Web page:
Microsoft's Gates Expounds Virtues Of IPSec, IPv6

Chairman Bill Gates and Chief Research and Strategy Officer Craig Mundie shared the stage for the opening keynote of the RSA Conference in San Francisco, addressing about 4,000 of the show's expected 15,000 attendees.

Customers need to provide users with anytime, anywhere access to applications and resources while making sure that access is granted only to the information that is appropriate for that user.

The duo held out two Internet standards -- IPSec and the next generation of the Internet Protocol, IPv6 -- as key technologies that will enable the granular, policy-based security environments needed to support customers' evolving security needs.

"The ability to pick who connects to whom, to insist on a certificate for some proof of who the endpoints are, those are foundational pieces," Gates said of the capabilities that IPSec, along with IPv6, provide.

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As more and more devices get connected, IPv6 will also address problems cropping up with a shortage of IP addresses on IPv4, the most commonly used version today, Mundie said.

Microsoft's recently released Windows Vista platform and upcoming Longhorn server platform support hybrid IPv4/IPv6 environments as well as pure IPv6 environments, he said.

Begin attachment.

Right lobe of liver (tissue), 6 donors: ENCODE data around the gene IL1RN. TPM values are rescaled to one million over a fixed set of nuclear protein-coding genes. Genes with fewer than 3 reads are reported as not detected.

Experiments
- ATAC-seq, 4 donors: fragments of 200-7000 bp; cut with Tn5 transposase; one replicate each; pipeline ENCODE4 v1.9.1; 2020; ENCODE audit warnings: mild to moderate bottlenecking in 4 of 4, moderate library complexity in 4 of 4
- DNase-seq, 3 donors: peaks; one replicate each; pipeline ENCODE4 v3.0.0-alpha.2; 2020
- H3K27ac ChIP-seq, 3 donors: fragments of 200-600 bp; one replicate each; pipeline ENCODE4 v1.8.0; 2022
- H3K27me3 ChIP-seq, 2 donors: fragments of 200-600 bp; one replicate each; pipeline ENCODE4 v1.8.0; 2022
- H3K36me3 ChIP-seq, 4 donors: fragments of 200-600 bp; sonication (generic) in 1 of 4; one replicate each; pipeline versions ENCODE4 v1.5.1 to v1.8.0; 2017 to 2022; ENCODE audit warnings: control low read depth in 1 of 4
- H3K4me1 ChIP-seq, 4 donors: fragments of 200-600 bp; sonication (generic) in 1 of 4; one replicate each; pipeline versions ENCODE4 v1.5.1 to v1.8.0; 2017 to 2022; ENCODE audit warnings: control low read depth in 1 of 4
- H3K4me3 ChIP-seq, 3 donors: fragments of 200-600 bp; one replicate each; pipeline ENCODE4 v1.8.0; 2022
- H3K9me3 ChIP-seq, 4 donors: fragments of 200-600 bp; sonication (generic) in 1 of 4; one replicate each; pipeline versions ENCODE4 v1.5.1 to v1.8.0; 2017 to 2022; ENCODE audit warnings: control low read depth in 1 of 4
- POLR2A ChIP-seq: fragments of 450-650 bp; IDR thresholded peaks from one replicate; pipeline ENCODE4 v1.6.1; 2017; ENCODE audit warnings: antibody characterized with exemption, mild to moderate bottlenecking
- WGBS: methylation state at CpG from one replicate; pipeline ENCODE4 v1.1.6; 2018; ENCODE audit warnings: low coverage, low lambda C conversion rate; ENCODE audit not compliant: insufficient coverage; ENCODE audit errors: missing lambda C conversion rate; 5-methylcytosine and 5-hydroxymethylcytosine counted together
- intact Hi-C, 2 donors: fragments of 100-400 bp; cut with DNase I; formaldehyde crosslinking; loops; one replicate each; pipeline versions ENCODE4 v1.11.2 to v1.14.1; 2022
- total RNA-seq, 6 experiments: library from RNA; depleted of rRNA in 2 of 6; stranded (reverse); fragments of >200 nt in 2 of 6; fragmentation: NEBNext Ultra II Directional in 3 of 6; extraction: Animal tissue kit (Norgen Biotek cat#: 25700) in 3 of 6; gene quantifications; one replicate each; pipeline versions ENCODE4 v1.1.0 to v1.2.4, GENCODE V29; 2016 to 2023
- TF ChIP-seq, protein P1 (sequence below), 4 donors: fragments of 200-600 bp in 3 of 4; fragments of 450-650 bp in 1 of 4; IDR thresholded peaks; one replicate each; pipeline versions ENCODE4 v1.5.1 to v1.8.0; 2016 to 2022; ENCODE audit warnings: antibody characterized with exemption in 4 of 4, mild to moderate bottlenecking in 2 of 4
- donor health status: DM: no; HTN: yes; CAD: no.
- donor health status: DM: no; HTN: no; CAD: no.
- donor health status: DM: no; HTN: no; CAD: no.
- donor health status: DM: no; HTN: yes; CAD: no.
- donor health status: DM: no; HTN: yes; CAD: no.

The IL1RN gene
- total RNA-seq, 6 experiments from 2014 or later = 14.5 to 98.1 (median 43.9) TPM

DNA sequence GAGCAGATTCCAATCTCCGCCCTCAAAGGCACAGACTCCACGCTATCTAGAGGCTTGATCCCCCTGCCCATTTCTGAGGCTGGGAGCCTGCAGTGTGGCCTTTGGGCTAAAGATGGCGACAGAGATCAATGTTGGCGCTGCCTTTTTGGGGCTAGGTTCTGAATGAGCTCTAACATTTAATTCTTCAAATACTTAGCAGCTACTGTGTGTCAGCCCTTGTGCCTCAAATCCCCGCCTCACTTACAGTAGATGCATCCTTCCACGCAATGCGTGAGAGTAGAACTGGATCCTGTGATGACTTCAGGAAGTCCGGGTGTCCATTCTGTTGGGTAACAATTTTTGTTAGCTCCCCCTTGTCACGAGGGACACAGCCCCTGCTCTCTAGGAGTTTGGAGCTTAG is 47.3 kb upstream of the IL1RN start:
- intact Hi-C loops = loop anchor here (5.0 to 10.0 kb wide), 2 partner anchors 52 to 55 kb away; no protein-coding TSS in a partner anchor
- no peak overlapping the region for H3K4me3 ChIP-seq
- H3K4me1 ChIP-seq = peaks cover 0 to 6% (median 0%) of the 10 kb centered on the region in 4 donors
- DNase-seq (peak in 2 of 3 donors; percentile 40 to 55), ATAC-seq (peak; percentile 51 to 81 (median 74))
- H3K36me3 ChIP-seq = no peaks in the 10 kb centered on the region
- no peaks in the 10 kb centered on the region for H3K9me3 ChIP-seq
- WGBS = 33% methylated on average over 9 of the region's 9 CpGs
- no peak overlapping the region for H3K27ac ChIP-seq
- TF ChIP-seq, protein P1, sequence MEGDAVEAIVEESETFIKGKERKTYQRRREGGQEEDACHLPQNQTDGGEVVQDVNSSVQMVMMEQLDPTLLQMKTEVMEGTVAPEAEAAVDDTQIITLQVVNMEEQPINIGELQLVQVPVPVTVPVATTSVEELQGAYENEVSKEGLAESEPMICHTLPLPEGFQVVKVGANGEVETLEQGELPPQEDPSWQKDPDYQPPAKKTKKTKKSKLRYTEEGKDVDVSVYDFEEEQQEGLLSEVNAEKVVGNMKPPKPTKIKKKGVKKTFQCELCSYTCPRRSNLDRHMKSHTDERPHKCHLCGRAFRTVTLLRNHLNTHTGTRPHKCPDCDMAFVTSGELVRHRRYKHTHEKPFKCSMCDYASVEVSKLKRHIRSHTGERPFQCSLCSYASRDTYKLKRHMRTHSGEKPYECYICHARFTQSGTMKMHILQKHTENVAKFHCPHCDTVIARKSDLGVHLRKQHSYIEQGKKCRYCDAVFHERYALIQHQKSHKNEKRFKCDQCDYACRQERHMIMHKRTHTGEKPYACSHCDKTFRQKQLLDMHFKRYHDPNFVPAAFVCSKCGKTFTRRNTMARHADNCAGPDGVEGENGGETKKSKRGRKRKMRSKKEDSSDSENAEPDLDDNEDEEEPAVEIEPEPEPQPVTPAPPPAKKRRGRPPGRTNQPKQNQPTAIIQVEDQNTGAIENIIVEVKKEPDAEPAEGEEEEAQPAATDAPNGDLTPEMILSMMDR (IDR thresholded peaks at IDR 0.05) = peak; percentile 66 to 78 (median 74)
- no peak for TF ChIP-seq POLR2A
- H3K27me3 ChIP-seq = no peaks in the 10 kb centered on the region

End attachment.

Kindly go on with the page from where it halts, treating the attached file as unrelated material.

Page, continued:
Microsoft is also building in administration features to ease the deployment of IPSec-based security environments.

"With our products and what is coming from our partners, we will be able to move people gracefully in this direction," Mundie said.

One new step that will help customers ease online issues with reputation and trust is Microsoft's move to integrate its Windows CardSpace identity management technology with the OpenID 2.0 digital identity specification.

"This is a big step forward. It eliminates the potential for man-in-the-middle attacks," Mundie said, noting that the combined solution provides seamless identity management that scales from simple, browser-based environments to complex enterprise environments.

Also at the conference, Microsoft announced Identity Lifecycle Manager 2007, scheduled for availability in May, which adds support for managing credentials such as certificates and smart cards to Microsoft's current metadirectory and user provisioning capabilities.

The Redmond, Wash., company also launched the public beta of the Forefront Server Security Management Console, a centralized, Web-based management offering for the administration of the vendor's messaging and collaboration security solutions.

In addition, the company said it has added support for Extended Validation SSL Certificates in Internet Explorer 7, which alerts users to available identity information for the sites they visit.